Panthers hope left tackle will help team seeking more room under NFL salary cap
The Carolina Panthers cut their third-longest tenured player Friday when veteran cornerback Chris Gamble was released.
And they want their second-longest tenured player to take a pay cut.
Left tackle Jordan Gross, who has the most career starts in team history, has been asked to restructure his contract to help the Panthers clear salary cap space, two league sources said Saturday.
Gross, 32, has a cap number this year of $11.7 million. Only Panthers defensive end Charles Johnson’s is higher at $13 million.
Releasing Gamble left the Panthers about $4 million under the $123 million cap. They need to be about $10 million to $12 million below it to bring in free agents – none expected to be big-name acquisitions – and sign their draft picks.
Gross said he wants the Panthers to be successful, but stopped short of saying he would agree to a reduced salary.
“There’s two sides to football – the football side and the business side. In the offseason, you deal with the business side,” Gross said Saturday in a phone interview. “Right now the Panthers and I are trying to work out the best solution to help this team move forward.”
The Panthers approached Gross about restructuring around the same time they asked center Ryan Kalil, tight end Greg Olsen and free safety Haruki Nakamura to do the same, according to sources. Ethan Lock, Gross’ agent, is believed to have met with the Panthers at the NFL combine last month.
Lock declined comment when reached Saturday.
The reworked contracts that Kalil and Olsen agreed to did not affect their total compensation.
Nakamura took a $500,000 pay cut following a season in which he gave up several big plays and lost his starting spot.
Gross is scheduled to make $8.7 million in base salary this year in the next-to-last year of his deal. His 2014 base is $6.7 million, but includes a $2 million roster bonus for 2014.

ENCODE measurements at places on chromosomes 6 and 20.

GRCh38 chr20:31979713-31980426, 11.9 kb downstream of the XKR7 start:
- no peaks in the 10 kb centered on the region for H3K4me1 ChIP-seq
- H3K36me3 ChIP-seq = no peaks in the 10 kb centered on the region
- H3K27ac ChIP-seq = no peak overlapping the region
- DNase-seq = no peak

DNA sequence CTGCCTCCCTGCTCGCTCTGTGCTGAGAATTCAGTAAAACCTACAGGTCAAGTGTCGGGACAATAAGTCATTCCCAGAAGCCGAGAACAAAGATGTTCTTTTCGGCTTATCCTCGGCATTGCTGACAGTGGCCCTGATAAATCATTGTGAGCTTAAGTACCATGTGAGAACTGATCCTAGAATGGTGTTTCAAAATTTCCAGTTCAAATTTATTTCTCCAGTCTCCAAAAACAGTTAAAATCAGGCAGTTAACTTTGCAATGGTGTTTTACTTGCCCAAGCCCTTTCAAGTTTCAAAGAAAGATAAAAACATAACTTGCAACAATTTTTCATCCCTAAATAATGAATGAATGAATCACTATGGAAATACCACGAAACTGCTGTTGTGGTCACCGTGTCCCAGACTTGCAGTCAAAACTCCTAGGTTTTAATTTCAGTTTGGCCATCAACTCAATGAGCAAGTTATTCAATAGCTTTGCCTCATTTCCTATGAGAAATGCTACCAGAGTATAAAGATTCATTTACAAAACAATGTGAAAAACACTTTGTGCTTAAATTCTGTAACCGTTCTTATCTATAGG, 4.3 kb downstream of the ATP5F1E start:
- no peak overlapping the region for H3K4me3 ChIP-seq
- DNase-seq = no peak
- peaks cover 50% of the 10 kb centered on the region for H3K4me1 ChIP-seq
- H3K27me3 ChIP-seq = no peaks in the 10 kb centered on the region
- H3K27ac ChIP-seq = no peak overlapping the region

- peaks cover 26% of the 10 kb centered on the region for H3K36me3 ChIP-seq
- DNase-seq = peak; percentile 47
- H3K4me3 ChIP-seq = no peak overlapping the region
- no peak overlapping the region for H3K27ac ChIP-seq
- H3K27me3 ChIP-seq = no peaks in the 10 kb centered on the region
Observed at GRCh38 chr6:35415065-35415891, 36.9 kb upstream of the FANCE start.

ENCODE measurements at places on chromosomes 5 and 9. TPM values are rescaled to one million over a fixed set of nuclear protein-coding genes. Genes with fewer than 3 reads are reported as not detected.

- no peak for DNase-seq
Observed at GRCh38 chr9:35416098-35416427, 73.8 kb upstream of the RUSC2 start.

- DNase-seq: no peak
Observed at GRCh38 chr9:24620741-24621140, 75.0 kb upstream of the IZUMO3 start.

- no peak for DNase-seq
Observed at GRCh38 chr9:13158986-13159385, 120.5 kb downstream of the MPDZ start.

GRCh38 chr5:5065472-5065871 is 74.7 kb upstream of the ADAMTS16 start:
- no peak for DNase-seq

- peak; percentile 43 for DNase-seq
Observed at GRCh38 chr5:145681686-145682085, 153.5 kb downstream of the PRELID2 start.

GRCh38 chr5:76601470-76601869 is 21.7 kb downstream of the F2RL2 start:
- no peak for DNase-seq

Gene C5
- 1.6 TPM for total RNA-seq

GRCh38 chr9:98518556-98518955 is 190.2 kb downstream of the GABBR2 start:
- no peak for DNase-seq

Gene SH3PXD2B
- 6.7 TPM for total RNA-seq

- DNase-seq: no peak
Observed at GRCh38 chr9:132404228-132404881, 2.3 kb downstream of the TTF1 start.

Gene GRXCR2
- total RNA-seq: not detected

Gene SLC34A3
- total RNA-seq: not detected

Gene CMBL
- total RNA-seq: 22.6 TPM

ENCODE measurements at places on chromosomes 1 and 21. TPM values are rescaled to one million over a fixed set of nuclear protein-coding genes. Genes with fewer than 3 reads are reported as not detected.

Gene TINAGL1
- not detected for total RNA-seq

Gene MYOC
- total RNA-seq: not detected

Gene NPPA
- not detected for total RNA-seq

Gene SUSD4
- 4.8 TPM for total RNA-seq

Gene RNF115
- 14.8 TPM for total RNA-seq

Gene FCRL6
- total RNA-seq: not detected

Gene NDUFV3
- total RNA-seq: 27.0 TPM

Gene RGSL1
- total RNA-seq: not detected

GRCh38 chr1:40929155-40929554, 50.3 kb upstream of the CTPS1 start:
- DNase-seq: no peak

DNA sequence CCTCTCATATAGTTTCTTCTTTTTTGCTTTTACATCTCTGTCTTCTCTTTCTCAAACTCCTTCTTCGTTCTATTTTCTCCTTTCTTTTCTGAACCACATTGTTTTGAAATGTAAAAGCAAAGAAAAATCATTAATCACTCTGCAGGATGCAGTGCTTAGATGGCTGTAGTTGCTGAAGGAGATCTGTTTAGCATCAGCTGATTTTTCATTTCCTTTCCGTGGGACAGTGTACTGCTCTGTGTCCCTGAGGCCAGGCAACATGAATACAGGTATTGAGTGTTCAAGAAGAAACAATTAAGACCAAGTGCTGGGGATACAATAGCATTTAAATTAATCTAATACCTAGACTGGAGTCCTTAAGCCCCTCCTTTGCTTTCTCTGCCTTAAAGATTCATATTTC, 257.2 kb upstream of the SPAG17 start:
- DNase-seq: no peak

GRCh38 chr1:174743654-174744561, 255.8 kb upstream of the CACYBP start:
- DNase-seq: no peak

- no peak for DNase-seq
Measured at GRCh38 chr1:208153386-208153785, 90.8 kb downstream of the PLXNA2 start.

It’s not clear how big a pay cut the Panthers have asked Gross to take, or if it would affect the length of his contract.
Gross started all 16 games in 2012 to run his career total to a club-record 151, five more than wideout Steve Smith’s total. While some critics have suggested Gross has lost a step in recent years, Panthers coach Ron Rivera and general manager Dave Gettleman both said this offseason that Gross remains productive.
The Panthers have no one on their current roster who would be a viable replacement for Gross, a Pro Bowler following the 2008 and 2010 seasons.
Gross was a first-round pick from Utah in 2003, and was a starter that season when the Panthers made their lone Super Bowl appearance. Only Smith, with 12 seasons, has more seniority in the locker room.
Gross has missed nine starts in 10 years – seven coming in 2009 after he broke his leg.
When he passed Muhsin Muhammad as the franchise’s career starts leader last season, Gross indicated he wanted to finish out his contract and end his career as a Panther.
He said nothing Saturday that would suggest he feels differently, regardless of his contract negotiations.
“I’ve given 10 years to the Panthers and the Panthers have given 10 years to me. And nobody wants this organization to win more than I do,” Gross said. “I’d love to be a part of the equation for success in 2013. This is just something that has to get worked out.”